Jacob is the sixth generation to work at Green Fire Farm. The farm recently sold its dairy herd, and Jacob’s father runs a heifer operation on half of the land. Heifers are young dairy cows that have not yet had a calf. Jacob grazes the other half, and is an extremely qualified farm manager. Half of this story is typical. Aging farmers across the northeast run dairy farms that are on the brink of exhaustion. The cost of producing 100 lbs of milk is current 28% higher than the price it commands: farmers across the nation are going out of business. What is so special here is Jacob’s desire to return to the farm. Jacob has a degree in wildlife ecology, and studied abroad in Denmark. He’s had the opportunity to pursue off-farm work, but has chosen to give back to his community. You see, when dairy margins are slim, and milk aggregators maintain buyer power over farmers, the value that is generated when we buy milk at the supermarket is pushed up the supply chain to large, consumer-facing corporations. When the price of a gallon of milk at the grocery store stays the same, but the price paid to farmers drops dramatically, the middlemen capture that value. Dairy Farmers of America, an aggregator, is currently facing a class-action lawsuit for anti-competitive practices and collusion. A system like this shrinks rural livelihoods and destroys communities, but Jacob has returned to his town to create value and bring money back to rural Wisconsin. We are of the opinion that dairy farms need not derive more income from dairy, but instead simply derive more income. If producing grass-fed beef makes more sense than producing commodity milk, this is what farms should explore.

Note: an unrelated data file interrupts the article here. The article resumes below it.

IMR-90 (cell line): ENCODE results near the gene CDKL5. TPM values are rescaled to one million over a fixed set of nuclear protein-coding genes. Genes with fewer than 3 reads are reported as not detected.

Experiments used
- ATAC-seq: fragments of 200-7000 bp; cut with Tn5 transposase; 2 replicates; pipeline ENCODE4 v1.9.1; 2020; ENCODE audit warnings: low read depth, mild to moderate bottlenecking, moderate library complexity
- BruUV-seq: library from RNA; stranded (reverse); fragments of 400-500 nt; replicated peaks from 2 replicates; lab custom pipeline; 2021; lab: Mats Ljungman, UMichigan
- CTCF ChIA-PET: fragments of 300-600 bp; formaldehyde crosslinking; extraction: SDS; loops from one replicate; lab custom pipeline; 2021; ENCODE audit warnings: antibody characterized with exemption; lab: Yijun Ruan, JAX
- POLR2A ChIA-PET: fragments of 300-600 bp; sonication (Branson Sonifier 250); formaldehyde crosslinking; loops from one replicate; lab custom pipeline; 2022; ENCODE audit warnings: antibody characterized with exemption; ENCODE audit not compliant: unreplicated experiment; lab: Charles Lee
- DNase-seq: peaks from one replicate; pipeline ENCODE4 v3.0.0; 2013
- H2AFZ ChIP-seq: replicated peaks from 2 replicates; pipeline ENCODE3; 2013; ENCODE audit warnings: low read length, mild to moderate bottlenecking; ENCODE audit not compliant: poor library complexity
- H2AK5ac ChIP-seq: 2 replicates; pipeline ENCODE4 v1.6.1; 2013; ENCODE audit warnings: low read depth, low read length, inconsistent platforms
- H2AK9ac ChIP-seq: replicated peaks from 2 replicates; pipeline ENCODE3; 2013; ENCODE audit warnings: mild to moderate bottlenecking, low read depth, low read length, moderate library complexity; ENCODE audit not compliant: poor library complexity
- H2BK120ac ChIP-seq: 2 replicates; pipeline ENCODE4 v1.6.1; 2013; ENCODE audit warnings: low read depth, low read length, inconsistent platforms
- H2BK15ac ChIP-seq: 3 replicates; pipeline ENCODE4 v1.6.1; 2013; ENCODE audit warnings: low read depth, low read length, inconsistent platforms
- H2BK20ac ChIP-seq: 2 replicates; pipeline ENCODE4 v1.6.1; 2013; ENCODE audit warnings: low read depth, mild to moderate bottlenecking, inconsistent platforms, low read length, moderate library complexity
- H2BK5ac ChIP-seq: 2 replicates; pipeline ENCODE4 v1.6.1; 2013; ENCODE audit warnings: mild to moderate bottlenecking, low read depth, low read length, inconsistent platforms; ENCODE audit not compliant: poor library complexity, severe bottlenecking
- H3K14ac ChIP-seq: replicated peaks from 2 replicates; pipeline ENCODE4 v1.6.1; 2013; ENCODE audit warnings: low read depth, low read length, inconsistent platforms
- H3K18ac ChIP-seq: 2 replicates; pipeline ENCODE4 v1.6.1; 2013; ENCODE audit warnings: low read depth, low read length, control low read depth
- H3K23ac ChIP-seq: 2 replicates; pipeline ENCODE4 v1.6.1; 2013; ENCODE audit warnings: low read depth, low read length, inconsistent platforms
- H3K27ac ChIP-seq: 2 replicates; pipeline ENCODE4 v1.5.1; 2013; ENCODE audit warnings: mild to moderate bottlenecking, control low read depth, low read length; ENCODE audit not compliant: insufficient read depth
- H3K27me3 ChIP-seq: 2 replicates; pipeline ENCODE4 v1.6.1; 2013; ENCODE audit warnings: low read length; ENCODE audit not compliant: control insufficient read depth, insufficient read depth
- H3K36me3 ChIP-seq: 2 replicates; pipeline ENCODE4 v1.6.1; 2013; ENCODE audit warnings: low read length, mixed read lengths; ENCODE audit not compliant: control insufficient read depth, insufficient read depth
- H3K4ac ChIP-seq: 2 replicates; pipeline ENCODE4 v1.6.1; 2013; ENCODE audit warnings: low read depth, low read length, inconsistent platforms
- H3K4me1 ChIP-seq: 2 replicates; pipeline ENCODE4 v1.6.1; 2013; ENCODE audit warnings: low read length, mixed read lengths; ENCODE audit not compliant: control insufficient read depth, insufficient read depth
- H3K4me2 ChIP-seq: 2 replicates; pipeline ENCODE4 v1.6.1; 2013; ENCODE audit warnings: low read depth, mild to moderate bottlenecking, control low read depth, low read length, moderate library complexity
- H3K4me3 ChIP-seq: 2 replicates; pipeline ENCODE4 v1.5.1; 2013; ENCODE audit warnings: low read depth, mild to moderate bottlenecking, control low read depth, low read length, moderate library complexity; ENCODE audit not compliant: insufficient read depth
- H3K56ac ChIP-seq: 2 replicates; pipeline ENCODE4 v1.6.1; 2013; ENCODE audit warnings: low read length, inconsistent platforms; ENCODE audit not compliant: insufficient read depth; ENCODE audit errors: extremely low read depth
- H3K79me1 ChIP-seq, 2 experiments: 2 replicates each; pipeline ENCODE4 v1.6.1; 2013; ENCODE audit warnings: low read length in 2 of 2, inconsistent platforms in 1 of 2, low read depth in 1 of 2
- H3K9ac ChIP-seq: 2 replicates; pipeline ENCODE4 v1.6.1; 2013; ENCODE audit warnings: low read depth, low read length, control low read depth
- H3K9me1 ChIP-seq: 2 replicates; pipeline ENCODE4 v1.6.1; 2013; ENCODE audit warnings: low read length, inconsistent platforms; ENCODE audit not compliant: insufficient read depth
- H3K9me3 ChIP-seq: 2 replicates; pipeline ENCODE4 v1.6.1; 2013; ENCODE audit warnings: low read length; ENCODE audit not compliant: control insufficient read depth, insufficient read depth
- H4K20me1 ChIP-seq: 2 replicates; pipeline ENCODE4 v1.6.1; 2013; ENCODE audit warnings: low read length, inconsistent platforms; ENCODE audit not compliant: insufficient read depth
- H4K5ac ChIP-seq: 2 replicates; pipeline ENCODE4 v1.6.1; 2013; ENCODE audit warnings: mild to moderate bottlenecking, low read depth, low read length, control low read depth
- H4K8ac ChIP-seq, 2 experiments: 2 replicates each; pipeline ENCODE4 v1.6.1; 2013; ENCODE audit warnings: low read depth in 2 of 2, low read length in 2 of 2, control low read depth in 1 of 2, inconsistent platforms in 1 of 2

There are hordes of millennials who claim that they wish to farm, but do these young people know what farming entails? Do they wish to be on call on Thanksgiving morning, ready to deal with animals in 33-degree rain? Do they want to be up at 3:00 am in July to harvest lettuce such that it doesn’t taste bitter? Do they understand that they have to be both incredible business people and great land managers to create a livelihood for themselves? Or do these millennials romanticize farming and just want to be outside? If the answer to the last question is “yes,” perhaps outdoor recreation or the National Park Service is a better career path than agriculture. Let us now emphasize why Jacob and his kind are worth paying attention to. He grew up farming, has had time away from the farm, and has returned to agriculture once again. It is people like Jacob that are worth our time, because they understand what it takes to be a farmer. Are there more children of dairy farmers that want to profitably work the land without wading through manure all day? There must be. There must be farm-family millennials that know that they want to return to the farm, and others that given chance to work for themselves, outside, while turning a profit, would jump at the chance. We must share Jacob’s story with these young people: as a society, we can foster a new generation of regenerative agrarians.